Religion In The New World. Essay

2221 words - 9 pages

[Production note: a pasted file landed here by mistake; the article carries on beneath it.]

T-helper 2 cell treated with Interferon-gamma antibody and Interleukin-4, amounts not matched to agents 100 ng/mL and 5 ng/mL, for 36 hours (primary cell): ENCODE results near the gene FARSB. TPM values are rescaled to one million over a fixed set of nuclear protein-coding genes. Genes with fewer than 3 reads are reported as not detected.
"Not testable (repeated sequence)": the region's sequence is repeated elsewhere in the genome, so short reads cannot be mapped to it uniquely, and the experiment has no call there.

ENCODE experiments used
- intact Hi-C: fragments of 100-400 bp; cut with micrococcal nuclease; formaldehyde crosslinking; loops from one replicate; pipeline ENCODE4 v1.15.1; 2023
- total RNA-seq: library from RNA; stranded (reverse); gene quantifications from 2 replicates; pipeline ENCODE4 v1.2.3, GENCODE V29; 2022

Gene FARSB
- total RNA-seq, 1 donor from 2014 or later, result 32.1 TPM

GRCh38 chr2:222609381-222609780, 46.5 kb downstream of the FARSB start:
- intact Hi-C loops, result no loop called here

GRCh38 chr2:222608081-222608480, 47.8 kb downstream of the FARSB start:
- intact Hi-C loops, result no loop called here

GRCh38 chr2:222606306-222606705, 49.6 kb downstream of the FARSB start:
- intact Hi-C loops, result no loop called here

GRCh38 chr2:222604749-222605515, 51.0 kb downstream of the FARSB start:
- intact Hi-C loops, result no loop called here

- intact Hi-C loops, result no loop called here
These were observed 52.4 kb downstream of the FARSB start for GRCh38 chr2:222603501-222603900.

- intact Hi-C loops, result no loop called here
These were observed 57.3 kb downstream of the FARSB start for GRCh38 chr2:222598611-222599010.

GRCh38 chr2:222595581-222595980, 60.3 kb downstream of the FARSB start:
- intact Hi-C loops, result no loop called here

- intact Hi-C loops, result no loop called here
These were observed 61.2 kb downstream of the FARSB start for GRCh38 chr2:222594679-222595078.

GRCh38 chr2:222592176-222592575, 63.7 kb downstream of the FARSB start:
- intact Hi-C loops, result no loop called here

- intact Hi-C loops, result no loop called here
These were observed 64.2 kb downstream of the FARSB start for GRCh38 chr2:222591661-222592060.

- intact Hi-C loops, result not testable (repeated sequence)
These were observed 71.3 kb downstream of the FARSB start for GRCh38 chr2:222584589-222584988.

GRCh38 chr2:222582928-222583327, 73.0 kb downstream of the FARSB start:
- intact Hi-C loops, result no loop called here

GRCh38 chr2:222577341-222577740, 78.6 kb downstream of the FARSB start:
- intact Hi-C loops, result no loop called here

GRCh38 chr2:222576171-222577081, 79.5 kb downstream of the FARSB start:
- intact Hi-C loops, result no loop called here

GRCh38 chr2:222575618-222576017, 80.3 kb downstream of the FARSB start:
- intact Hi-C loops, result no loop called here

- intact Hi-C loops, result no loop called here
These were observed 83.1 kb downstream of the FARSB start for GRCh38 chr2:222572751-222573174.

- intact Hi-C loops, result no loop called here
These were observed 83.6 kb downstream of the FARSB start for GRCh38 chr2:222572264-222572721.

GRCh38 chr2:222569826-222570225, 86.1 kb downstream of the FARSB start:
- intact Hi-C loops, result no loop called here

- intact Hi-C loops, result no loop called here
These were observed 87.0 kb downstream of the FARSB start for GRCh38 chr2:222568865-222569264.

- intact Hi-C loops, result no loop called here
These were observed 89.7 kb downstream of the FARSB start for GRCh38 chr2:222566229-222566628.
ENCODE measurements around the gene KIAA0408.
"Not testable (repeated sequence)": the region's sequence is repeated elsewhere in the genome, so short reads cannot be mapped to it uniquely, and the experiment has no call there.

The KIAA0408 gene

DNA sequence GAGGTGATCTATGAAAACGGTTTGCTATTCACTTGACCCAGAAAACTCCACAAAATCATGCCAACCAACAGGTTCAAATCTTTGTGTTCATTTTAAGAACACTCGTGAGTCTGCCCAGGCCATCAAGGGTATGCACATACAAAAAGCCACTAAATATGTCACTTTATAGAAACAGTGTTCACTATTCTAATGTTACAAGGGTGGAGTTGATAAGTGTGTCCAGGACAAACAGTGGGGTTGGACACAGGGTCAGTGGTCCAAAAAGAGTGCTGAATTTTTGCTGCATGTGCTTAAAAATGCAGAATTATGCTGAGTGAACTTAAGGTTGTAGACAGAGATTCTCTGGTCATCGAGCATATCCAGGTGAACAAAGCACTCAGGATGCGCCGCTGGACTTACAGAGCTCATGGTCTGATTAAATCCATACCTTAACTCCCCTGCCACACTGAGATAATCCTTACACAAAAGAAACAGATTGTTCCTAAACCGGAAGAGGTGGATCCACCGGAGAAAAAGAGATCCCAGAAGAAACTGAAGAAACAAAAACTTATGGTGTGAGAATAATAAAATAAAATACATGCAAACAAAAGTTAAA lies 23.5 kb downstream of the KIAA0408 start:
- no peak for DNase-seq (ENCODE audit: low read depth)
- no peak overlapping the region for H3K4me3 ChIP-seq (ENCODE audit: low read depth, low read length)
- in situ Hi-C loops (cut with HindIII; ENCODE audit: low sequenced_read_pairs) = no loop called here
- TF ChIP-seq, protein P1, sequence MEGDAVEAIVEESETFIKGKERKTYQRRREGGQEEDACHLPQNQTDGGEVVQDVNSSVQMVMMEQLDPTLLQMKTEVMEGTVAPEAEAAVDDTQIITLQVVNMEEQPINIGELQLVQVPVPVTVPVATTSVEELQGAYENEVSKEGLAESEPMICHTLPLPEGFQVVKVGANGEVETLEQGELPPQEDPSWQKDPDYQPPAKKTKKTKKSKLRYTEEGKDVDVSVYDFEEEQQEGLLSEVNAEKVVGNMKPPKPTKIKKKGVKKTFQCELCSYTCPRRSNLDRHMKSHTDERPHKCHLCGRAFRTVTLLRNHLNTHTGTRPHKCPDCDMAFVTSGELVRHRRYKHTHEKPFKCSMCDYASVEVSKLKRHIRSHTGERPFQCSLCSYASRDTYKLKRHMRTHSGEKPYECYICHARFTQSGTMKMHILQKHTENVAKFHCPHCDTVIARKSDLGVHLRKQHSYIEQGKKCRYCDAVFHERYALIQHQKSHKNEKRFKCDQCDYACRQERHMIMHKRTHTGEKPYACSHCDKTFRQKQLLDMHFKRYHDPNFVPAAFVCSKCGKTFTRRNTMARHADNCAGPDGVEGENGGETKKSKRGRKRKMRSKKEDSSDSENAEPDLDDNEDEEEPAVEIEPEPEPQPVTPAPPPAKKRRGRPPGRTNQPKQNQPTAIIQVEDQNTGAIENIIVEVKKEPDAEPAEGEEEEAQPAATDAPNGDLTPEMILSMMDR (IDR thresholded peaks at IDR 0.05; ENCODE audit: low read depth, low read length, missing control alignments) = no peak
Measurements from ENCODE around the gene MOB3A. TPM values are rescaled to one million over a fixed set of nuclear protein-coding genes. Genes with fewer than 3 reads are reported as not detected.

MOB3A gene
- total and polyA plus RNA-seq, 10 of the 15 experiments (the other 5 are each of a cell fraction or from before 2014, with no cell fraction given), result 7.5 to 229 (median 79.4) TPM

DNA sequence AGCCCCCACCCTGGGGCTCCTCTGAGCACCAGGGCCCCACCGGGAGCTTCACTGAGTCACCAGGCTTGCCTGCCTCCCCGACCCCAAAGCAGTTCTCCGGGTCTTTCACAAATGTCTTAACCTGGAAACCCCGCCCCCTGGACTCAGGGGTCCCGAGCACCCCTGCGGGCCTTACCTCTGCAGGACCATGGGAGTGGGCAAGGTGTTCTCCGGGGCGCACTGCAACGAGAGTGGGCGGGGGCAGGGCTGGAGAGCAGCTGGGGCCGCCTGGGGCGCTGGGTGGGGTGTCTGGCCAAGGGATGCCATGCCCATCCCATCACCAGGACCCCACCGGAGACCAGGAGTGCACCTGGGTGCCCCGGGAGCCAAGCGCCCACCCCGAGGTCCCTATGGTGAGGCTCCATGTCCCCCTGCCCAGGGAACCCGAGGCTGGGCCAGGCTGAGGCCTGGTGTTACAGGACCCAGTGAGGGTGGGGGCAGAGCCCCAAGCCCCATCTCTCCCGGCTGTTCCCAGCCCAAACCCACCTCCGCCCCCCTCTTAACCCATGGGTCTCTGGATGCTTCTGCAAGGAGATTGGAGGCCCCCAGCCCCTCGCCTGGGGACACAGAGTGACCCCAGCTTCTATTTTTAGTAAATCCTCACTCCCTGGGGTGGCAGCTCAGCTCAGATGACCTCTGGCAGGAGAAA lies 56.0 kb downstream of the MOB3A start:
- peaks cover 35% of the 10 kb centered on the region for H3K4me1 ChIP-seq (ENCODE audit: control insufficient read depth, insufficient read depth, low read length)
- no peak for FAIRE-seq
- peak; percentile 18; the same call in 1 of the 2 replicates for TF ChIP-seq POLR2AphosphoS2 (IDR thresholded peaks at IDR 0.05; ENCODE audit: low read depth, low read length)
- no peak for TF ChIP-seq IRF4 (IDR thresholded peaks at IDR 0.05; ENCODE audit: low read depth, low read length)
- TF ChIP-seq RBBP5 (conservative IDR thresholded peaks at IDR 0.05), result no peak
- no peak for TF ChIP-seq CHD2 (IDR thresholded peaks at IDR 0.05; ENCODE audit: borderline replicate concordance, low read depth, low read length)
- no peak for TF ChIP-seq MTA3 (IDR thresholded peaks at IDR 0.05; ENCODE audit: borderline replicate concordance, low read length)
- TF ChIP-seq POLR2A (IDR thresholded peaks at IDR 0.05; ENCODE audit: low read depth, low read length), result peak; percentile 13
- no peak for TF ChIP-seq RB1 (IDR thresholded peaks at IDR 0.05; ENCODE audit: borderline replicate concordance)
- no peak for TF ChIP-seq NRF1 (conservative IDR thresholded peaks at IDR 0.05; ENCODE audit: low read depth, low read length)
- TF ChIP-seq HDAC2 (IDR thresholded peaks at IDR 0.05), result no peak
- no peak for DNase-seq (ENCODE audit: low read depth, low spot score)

Religion to some people is their identity, their heritage that is passed down from generation to generation in a way to discover themselves. For others it is a sense of balance and comfort, a place or an idea to follow and confide in. America's history has had it share of ideologies and religious sects since its first inhabitants all the way up until the present. Some of them helped America's development and some of them lead America to times of conflict and oppression. Religion will always be a dominant force in our history and as well as a debatable one. From the time of sun and war gods, to the first and second great awakenings, to moral reforms, and struggles with slavery and feminism religion have been there conforming, reforming, and oppressing Americans for centuries.In the fifteenth and sixteenth centuries America was a New World full of unfamiliarity and new people and ideas that the Old World had never known. This brought on the exploration era of Christopher Columbus. When he discovered the native inhabitants it became clear to him that these people knew nothing of Christianity and he hoped to convert these peoples. They were not viewed as unintelligent but because they had no knowledge of God and heaven the Europeans brought it upon themselves to civilize these men and women.One particular example of how religion affected the Indians was the defeat of the Mexica civilization. When Hernan Cortez arrived, the Mexica thought he was their god and believed him to be immortal. Consequently when the Spaniards attacked the Mexica, they didn't think they could kill them. Even their priests advised them that their gods had abandoned them. Any sign of defeat or tribulations meant that their god was no longer looking after them. This is what allowed the Spaniards to defeat the Mexica, their religion ultimately destroyed them.The Spaniards conquest became to rule over the land and the people of the New World. They came up with the encomienda system, which was the Spaniards ruling over the Indians forcing them to partake in labor. In return for the Indians labor, the encomendors, as they were called, were supposed to encourage the Indians to convert to Christianity. However, the demanding labor and cruel treatment that came from the encomendors worried some missionaries that the Indians would never want to convert out of fear of the men that belonged to it. The Catholic missionaries worked very hard to convert as many Indians as they could, and at first they thought they were successful, by baptizing hundreds only to later discover that the Indians were still worshipping their gods as well as the Christian God. Unlike other friars who figured that the Indians were too incompetent to understand the Christian faith, the friar, Tray Bernardino of Sahagun figured that if they first were able to learn and understand the religion of the Indians then they would understand how to convert them. This was the beginning of the Columbian Exchange the Europeans...

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